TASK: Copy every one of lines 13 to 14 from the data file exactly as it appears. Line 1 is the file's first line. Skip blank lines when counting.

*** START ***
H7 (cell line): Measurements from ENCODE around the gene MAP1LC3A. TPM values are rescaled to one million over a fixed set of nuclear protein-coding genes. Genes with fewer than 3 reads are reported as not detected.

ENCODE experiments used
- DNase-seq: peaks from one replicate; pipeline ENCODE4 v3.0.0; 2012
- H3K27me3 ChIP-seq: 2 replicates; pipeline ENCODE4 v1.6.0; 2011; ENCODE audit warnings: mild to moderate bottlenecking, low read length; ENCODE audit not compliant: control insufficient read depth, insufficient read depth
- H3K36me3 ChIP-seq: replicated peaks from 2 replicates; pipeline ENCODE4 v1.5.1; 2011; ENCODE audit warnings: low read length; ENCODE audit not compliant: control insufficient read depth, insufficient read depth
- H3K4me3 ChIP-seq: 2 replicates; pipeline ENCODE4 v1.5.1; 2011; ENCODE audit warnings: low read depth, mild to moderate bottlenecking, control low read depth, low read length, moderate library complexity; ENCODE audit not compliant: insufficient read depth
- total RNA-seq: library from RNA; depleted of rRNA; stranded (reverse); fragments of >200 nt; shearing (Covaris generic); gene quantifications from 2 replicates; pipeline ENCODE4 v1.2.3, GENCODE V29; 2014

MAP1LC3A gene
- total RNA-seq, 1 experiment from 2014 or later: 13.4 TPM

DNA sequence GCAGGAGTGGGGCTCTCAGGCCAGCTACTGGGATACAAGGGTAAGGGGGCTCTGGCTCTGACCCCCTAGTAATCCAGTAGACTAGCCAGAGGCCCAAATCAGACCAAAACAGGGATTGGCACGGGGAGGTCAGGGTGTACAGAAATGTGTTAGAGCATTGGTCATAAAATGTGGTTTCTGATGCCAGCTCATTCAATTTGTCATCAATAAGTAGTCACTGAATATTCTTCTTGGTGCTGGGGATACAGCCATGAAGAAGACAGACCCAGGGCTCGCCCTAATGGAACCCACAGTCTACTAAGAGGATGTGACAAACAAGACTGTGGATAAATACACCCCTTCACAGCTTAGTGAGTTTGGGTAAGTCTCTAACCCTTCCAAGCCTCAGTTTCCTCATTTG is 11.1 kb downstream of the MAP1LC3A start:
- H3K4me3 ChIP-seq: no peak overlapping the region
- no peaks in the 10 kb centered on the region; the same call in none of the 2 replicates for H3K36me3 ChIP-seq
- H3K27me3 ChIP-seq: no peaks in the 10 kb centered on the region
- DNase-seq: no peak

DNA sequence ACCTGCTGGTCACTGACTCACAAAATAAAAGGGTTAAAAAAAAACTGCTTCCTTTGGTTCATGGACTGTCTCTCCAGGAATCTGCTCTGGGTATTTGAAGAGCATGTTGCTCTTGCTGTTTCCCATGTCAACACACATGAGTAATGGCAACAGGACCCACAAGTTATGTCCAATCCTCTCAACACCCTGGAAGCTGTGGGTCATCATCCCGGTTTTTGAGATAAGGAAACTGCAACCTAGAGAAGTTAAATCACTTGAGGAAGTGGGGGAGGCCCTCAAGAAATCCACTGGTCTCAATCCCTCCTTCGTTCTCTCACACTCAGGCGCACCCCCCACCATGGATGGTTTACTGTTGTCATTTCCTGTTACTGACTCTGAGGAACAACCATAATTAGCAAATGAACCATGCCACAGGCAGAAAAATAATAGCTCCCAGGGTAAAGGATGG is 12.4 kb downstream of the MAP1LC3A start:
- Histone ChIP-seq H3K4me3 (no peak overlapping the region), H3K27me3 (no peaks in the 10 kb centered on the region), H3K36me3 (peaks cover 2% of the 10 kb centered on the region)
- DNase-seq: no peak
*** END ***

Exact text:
- H3K27me3 ChIP-seq: no peaks in the 10 kb centered on the region
- DNase-seq: no peak